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Eastwest Press Review – The world in ten news items – 23 June 2017


Eastwest Press Review offers a weekly geopolitical collection of recent global trends, beyond the main headlines. The world, one news at a time.


Happy Birthday, Brexit! One year later and it’s still unclear what Brexit really means

Today, Brexit turns one year old and how time flies! While, the UK’s vote to leave the European Union and “take back control” was always going to be complicated, the issue has managed to become even more confusing over the past year. It’s still unclear what Brexit will ultimately mean and more divisions are emerging in the government (Read more on Quartz)

Refugee or migrant? Sometimes the line is blurred

June 20 is World Refugee Day, a time to reflect on not just refugees but on those people who are both refugees and migrants. The day of commemoration comes at a historic moment: for the first time ever, all United Nations member states are working together to develop two new global compacts. The first is on shared responsibility for refugees and the second on more humane, coordinated and dignified approaches to governing global migration. (Read more on The Conversation)

The EU is in talks with South Korea and China on a broker role in North Korea negotiations

The European Union is in discussions with South Korea and China about taking a potential role as a broker for negotiations with North Korea on ending its nuclear program, according to EU officials involved in the effort. The discussions reflect concern in Brussels, Seoul and Beijing that sanctions alone won’t persuade Pyongyang to halt its nuclear program and that negotiations are needed to avoid military conflict. (Read more on The Wall Street Journal)


There is more than one story to be told about Muslims in Trump’s America

Donald Trump’s executive order banning people from seven Muslim-majority countries from entering the US is not fake news. It’s real news. And as a community, we have to deal with it. […]The best way not to believe what we’re told is not to go fact-checking each and every thing we hear. Instead, I propose we start building our ability to understand people who are different from us, in context, rather than relying on harmful stereotypes. (Read more on The Conversation )


Polio has paralyzed at least 17 children in Syria, the World Health Organization said

At least 17 children in eastern Syria have been paralyzed from a recently confirmed outbreak of polio, the World Health Organization said Tuesday, punctuating the health risks to a population ravaged by more than six years of war. […] Along with a recent measles outbreak near Damascus, the Syrian capital, and a cholera scourge raging in war-torn Yemen, Dr. Venters said, the new polio outbreak “is another indication that public health systems have been decimated by these conflicts.” (Read more on The New York Times)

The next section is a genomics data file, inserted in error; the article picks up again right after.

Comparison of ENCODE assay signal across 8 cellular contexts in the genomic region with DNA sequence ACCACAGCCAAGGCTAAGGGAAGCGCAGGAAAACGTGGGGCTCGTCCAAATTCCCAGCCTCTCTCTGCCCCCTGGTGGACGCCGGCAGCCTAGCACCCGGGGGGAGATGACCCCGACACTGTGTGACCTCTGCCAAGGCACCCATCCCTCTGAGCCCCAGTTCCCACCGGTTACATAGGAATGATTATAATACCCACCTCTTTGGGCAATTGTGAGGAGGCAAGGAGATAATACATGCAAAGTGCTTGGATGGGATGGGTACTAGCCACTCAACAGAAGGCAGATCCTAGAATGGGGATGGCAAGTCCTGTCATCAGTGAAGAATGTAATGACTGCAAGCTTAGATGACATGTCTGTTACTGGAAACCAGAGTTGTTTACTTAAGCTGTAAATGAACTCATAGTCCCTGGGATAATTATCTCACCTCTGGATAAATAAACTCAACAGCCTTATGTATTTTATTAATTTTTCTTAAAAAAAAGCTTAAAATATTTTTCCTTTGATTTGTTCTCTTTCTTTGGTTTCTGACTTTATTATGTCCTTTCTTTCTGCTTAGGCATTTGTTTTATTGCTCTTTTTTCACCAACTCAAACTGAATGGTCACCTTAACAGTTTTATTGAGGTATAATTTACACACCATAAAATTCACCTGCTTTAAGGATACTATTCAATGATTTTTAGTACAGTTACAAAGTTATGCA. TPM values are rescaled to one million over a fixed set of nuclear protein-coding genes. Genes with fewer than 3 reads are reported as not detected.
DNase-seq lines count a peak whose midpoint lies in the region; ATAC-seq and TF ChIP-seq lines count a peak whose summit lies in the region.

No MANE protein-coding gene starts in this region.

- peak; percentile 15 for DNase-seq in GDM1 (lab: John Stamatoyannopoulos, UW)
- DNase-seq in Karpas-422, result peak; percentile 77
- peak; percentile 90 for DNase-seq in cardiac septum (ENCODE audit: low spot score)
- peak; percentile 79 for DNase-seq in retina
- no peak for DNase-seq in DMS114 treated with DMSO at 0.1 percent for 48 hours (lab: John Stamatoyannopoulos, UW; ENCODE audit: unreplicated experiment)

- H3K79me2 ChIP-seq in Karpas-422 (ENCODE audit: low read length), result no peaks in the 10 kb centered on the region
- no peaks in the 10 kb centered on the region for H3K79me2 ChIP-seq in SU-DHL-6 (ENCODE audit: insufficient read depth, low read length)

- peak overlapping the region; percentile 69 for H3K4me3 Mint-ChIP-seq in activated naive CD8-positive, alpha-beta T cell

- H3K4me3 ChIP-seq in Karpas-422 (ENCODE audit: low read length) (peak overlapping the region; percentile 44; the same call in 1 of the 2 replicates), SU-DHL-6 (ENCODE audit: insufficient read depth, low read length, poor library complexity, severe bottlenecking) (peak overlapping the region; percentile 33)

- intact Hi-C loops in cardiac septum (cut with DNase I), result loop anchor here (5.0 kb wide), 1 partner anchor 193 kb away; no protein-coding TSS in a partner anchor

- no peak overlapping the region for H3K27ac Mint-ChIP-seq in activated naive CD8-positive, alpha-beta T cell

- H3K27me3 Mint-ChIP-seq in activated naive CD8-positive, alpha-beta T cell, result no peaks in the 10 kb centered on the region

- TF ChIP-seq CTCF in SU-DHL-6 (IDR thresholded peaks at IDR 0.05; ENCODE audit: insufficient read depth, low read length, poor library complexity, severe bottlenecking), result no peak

Red Cross: Safe Burial Practices Helped Prevent Spread of Ebola in West Africa

A new study by the International Federation of Red Cross and Red Crescent Societies says that safe burial practices may have helped prevent the transmission of thousands of cases of Ebola during the epidemic in West Africa between 2013 and 2016. More than 11,300 people died from Ebola in Liberia, Sierra Leone and Guinea before the epidemic was stopped in those countries in 2016. (Read more on Voa News)

World leaders converge in Uganda for first Refugee Solidarity Summit

Uganda is hosting the first Refugee Solidarity Summit backed by the United Nations to find support for the over 1.3 million refugees in the country for the next four years. Opening in Kampala, the two-day summit aims to raise $2 billion for the second largest refugee hosting country globally after Turkey and to showcase Uganda’s celebrated refugee model. (Read more on Africa News)


How Chinese rule has changed Hong Kong since the British handed it over in 1997

On July 1, 1997, the Chinese national flag was raised over Hong Kong for the first time, ending 156 years of British rule and beginning an unusual experiment in democracy by Beijing. As President Xi Jinping prepares to visit the city for the 20th anniversary, he’s facing new questions about China’s commitment to the handover deal and human rights in general. (Read more on Bloomberg)

Did the US just abandon Tibet?

Reversing its stand on Tibet policy and giving a huge jolt to the Tibetan aspirations, the Trump administration recently took a step away from precedent by proposing zero aid to the Tibetans in 2018. This move points to both the changing internal politics of the United States, especially after Trump’s election, and also the new geopolitics and emerging world order, which is overshadowed by the People’s Republic of China. (Read more on The Diplomat)


Australia suspends airstrikes in Syria after Russian threat to target coalition planes

Australia‘s military said on Tuesday it was temporarily halting air missions over Syria, following the shooting down of a Syrian jet by US forces, and a Russian threat to target US-led coalition planes operating west of the Euphrates river. The decision came amid increasing tension between the US and Russia, which warned it would track coalition aircraft in Syria as potential “targets”, and halted a military hotline with Washington over the incident. (Read more on The New Arab)


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